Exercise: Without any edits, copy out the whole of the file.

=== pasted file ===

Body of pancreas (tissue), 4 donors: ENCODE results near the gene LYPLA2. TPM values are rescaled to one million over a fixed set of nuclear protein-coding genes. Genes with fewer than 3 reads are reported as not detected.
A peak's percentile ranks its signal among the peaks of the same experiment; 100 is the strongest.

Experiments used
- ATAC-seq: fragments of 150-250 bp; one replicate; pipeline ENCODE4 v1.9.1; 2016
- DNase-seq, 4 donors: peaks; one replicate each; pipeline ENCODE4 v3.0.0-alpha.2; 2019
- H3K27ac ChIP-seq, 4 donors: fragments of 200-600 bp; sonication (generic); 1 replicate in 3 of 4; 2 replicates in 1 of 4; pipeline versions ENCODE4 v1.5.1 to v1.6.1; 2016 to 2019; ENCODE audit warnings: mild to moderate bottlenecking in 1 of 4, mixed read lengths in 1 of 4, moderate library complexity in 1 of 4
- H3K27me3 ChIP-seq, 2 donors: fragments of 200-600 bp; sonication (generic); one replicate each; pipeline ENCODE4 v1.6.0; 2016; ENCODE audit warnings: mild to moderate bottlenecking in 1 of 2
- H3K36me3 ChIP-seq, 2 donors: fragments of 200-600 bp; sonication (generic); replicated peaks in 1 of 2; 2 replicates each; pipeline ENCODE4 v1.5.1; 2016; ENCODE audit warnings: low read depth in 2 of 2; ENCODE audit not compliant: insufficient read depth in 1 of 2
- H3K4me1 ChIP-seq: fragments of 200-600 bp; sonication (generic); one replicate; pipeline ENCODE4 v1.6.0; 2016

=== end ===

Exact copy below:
Body of pancreas (tissue), 4 donors: ENCODE results near the gene LYPLA2. TPM values are rescaled to one million over a fixed set of nuclear protein-coding genes. Genes with fewer than 3 reads are reported as not detected.
A peak's percentile ranks its signal among the peaks of the same experiment; 100 is the strongest.

Experiments used
- ATAC-seq: fragments of 150-250 bp; one replicate; pipeline ENCODE4 v1.9.1; 2016
- DNase-seq, 4 donors: peaks; one replicate each; pipeline ENCODE4 v3.0.0-alpha.2; 2019
- H3K27ac ChIP-seq, 4 donors: fragments of 200-600 bp; sonication (generic); 1 replicate in 3 of 4; 2 replicates in 1 of 4; pipeline versions ENCODE4 v1.5.1 to v1.6.1; 2016 to 2019; ENCODE audit warnings: mild to moderate bottlenecking in 1 of 4, mixed read lengths in 1 of 4, moderate library complexity in 1 of 4
- H3K27me3 ChIP-seq, 2 donors: fragments of 200-600 bp; sonication (generic); one replicate each; pipeline ENCODE4 v1.6.0; 2016; ENCODE audit warnings: mild to moderate bottlenecking in 1 of 2
- H3K36me3 ChIP-seq, 2 donors: fragments of 200-600 bp; sonication (generic); replicated peaks in 1 of 2; 2 replicates each; pipeline ENCODE4 v1.5.1; 2016; ENCODE audit warnings: low read depth in 2 of 2; ENCODE audit not compliant: insufficient read depth in 1 of 2
- H3K4me1 ChIP-seq: fragments of 200-600 bp; sonication (generic); one replicate; pipeline ENCODE4 v1.6.0; 2016